I'm making a 2d top down game in Java using LWJGL(OpenGL, essentially). I recently tried adding a swinging sword mechanism. My coordinate system is set to the bottom left FOR ALL objects. The rotation worked, but it happens with respect to the bottom left corner of the Sword Quad. I want it to rotate with the center of the bottom line as the pivot for rotation. I tried a lot of solutions from the internet like:

  • translating the object to origin(0,0 of the screen), then rotating, then translate to the point of pivot.
  • translating object normally, then rotating, then again translating to the point you want it to pivot at.

But they all yield weird results.

Here's the code:

The Sword Class:

public class Sword extends GameObject {

    private static int speed = 5, deg = 0;;

    private Texture tex;

    public Sword(float x, float y, ObjectId id)  {
        super(x, y, id);

        //tex = ImageLoader.loadTexture(null, null);
    protected void update(ArrayList<GameObject> objects) {
        if(deg < 360) deg += 1;
        else deg = 0;

    protected void render() {
        Draw.rect(x, y, 10, 32, deg, 1, 0, 0);

    public Rectangle getBounds() {
        return null;


The Draw.rect method:

public static void rect( float x, float y, float width, float height, 
                         float deg, float r, float g, float b) {

            glTranslatef(0, 0, 0);
            glRotatef(deg, 0, 0, 1);
            glTranslatef(x + (width/2), y, 0);

            glColor3f(r, g, b); 

            glBegin(GL_QUADS); // Specifies to the program where the drawing 
                               // code begins. just to keep stuff neat. 
                               // GL_QUADS specifies the type of shape 
                               // you're going to be drawing.
                glVertex2f(0, 0); // Specify the vertices. 0, 0 is on BOTTOM 
                                  // LEFT CORNER OF SCREEN.
                glVertex2f(0, height); // 2f specifies the number of args 
                                       // we're taking(2) and the type 
                                       // (float)
                glVertex2f(width, height);
                glVertex2f(width, 0); 



EDIT: Here is an image of what "weird result" is. In the pic, I'm translating first to origin[(0, 0) of the WORLD], then rotating(by 90 degrees), then translating to translating to [x - (width/2) , y]. As you can see, the red block that represents the sword is out of the "arena", even though I've set the x, and y of the sword to near the player. The image: enter image description here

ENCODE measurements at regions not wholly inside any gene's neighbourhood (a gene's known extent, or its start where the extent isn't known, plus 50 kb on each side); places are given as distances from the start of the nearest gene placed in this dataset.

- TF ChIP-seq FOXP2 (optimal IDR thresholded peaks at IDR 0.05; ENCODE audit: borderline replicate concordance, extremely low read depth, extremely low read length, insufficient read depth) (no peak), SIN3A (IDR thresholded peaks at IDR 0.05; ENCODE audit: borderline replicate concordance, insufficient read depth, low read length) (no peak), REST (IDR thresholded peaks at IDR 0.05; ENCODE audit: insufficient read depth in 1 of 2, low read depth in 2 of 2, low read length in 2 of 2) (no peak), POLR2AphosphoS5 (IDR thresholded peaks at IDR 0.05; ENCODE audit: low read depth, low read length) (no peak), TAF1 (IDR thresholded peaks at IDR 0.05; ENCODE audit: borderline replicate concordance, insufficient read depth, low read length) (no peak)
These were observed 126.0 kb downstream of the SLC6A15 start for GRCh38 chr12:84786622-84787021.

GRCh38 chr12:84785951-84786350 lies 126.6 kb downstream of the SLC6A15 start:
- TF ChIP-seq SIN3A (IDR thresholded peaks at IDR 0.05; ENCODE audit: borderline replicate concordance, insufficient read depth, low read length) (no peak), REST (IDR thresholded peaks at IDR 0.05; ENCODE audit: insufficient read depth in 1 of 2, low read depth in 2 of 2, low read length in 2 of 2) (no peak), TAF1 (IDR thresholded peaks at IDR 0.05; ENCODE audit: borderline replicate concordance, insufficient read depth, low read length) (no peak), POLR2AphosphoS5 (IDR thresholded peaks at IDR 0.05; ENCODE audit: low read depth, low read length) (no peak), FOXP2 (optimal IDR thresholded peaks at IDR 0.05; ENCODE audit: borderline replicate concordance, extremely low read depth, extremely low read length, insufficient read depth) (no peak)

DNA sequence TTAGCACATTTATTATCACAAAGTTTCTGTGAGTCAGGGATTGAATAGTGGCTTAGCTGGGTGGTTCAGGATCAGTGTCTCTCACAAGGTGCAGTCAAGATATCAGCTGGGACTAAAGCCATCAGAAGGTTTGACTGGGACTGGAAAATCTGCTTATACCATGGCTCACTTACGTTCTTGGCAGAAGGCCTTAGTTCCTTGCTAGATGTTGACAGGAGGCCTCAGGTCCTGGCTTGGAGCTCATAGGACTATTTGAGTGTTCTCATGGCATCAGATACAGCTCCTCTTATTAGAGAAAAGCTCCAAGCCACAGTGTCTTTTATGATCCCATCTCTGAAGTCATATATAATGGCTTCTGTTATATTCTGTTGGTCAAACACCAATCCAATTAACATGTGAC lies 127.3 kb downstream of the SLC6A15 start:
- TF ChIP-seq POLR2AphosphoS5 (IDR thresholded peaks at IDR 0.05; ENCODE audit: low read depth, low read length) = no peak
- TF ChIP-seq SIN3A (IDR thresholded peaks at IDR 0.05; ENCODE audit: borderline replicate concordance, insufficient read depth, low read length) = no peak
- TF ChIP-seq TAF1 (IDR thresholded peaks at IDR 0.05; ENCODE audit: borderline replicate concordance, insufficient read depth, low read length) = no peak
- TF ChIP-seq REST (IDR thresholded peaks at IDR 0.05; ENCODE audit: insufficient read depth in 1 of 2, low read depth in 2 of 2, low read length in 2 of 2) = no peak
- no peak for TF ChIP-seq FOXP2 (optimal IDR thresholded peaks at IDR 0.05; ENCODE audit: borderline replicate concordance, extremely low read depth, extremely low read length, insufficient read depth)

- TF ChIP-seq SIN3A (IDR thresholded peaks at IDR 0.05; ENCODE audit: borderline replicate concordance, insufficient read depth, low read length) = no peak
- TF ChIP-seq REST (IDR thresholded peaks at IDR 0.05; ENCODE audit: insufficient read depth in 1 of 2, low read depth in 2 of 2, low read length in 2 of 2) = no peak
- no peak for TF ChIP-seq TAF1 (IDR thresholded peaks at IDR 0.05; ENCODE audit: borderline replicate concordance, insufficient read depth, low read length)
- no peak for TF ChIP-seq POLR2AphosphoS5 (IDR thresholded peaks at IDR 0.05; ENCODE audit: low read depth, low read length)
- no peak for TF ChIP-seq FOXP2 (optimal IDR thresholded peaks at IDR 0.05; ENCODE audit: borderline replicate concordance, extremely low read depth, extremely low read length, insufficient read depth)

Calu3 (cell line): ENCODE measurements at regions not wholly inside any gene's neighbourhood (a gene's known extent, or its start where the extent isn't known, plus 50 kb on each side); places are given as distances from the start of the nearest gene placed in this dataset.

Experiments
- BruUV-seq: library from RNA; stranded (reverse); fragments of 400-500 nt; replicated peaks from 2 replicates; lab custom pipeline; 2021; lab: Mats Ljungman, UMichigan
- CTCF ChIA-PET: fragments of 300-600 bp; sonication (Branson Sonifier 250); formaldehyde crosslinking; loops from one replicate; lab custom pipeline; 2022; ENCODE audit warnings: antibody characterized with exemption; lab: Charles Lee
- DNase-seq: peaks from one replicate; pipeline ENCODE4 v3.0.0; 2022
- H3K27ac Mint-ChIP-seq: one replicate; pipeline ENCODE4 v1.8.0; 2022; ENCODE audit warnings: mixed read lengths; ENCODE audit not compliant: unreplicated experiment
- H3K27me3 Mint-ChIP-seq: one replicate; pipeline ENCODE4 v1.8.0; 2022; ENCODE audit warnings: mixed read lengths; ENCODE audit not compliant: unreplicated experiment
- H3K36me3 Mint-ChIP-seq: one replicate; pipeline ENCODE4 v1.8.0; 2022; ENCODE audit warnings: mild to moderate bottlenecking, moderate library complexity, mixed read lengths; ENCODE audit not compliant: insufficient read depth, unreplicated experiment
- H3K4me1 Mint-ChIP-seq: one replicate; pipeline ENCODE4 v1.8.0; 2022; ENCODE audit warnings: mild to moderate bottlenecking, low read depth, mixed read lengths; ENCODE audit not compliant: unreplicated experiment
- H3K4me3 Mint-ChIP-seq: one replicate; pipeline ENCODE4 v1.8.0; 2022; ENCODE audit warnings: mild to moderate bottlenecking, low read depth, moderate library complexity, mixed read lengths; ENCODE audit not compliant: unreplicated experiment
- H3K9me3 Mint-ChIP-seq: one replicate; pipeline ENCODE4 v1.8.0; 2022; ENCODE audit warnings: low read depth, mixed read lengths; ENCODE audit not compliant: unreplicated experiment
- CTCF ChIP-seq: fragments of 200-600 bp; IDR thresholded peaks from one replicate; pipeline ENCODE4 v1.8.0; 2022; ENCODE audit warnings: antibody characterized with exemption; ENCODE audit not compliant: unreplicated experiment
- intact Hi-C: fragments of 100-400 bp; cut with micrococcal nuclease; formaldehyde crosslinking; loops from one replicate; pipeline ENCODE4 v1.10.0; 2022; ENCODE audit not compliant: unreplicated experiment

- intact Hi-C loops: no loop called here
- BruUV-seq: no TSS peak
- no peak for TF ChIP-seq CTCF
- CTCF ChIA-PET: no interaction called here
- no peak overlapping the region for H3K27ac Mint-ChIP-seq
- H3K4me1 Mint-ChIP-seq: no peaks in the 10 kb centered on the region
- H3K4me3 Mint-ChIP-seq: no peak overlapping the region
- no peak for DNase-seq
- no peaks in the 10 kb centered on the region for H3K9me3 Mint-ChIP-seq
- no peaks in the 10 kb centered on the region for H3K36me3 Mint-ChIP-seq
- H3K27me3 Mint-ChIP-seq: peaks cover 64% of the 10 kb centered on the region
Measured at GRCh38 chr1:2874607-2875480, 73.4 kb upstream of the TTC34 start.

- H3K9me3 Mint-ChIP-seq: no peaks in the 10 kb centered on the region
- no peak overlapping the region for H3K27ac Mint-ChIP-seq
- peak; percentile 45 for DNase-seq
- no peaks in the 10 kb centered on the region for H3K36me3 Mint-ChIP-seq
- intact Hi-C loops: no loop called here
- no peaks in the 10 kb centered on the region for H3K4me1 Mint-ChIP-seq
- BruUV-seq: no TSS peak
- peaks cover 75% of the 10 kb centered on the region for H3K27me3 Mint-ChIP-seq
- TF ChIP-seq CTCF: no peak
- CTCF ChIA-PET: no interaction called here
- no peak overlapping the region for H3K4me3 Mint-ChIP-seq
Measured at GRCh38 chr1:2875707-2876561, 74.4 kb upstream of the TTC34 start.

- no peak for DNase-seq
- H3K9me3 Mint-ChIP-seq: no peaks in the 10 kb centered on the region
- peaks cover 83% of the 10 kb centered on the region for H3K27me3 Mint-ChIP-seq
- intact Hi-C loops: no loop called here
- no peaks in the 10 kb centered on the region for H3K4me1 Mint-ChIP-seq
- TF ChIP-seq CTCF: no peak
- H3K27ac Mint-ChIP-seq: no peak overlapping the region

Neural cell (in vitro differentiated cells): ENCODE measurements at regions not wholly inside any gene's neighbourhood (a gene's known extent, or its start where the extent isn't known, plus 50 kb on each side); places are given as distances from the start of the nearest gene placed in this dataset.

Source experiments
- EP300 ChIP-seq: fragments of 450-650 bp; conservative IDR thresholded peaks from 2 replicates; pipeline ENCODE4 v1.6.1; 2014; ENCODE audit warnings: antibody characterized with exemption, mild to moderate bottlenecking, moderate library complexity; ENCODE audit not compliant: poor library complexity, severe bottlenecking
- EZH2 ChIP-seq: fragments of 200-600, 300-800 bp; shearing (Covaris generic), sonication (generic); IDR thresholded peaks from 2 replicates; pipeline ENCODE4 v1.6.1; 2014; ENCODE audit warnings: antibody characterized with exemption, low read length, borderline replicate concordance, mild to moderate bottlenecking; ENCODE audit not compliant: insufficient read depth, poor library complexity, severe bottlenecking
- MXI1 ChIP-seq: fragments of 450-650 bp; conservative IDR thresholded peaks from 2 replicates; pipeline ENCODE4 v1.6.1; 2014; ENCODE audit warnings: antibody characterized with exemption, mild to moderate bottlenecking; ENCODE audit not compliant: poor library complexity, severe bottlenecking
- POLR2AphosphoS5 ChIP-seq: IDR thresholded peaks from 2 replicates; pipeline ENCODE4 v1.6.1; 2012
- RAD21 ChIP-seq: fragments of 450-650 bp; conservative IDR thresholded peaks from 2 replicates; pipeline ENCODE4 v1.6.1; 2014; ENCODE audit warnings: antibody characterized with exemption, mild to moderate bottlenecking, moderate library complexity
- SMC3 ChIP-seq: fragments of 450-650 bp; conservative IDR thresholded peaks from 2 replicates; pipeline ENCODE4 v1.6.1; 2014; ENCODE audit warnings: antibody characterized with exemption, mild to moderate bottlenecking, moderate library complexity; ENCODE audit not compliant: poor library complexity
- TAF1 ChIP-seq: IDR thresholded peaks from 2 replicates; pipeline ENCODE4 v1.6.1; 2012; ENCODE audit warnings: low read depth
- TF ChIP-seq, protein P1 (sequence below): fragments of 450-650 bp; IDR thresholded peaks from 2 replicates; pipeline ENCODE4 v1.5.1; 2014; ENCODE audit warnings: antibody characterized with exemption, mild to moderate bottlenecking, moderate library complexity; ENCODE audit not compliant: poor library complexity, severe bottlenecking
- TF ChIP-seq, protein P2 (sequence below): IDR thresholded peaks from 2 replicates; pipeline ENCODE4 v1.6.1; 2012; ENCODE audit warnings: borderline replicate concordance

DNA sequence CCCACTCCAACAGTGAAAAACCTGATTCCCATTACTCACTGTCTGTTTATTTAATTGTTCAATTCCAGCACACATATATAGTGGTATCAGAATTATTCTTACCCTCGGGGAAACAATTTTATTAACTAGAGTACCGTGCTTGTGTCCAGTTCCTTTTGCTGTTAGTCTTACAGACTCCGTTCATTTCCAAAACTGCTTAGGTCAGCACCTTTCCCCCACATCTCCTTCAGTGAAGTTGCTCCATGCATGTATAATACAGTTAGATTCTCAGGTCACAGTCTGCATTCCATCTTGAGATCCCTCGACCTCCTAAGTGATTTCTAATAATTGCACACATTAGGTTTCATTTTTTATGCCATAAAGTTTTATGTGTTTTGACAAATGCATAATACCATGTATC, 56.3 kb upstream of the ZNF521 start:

There are multiple issues with this code.

First of all your quad vertices are not centered around the origin, this doesn't have to be a problem but note that it will use the corner of the quad as the pivot to rotate the sprite then.

Secondly, you are rotating on the X-axis. This seems weird since the general direction your camera in looking in is the -Z direction. If you want to rotate a quad that spans the X,Y plane you have to rotate on the Z axis.

Thirdly, and most importantly for your question, you are translating first and then rotating. This will move your sword, and then rotate it in a giant circle around the origin. Note that glTranslate(0, 0, 0); does absolutely nothing. Also note that you want to call these commands in reverse order, since OpenGL uses a matrix stack. So to rotate first and then translate (like you really want to) you would do:

glTranslatef(x + (width/2), y, 0); glRotatef(0, 0, deg, 1);


For that kind of behaviour you generally Rotate about the origin, then Translate, then Scale.

Since you want to rotate from the center bottom of your quad, from the origin you'd: 1. Translate the image to have its center at the origin ((width/2)) 2. Rotate 3. Translate to the desired location

I'm not familiar with the inner works of OpenGL (I work with a rendering engine), but your first translate (glTranslatef(0, 0, 0); does nothing, it does not translate anything because of the values are zero. I think your intention was to "set the origin at (0, 0, 0)"; to achieve that, I think you need to set the current matrix to identity instead (glLoadIdentity();).

So in the end it would look like:

  1. Reset the transform matrix (glLoadIdentity())
  2. Translate the image to have its center at the origin ((width/2))
  3. Rotate
  4. Translate to the desired location

To get to what you need, I suggest to do one step at a time. ("Ok, is my sword properly centered from the origin? No, ok let's do that... Ok, done, now let's try to rotate it about it's new origin... ok now it works as I'd like it to... ok, finally, let's put it in its final position... and... done!") That's usually what I do, otherwise I get lost and do not fully understand the process.

  • \$\begingroup\$ Does not work. I tried the steps you mentioned above, but the rectangle that is supposed to be the sword doesn't even show up now. I put glTranslatef((width/2), y, 0) in the first translate, then rotated, then translated to glTranslatef(x, y, 0). Is that what you meant? I will edit the question to add pictures of what "weird results" are as well. Have a look at those too. I think it might be a problem of how OpenGL is translating the objects. Also Note: It is not a single rotation, it is several rotations, that is, deg is increasing, so the sword is in swinging animation. \$\endgroup\$ May 10 '15 at 4:24

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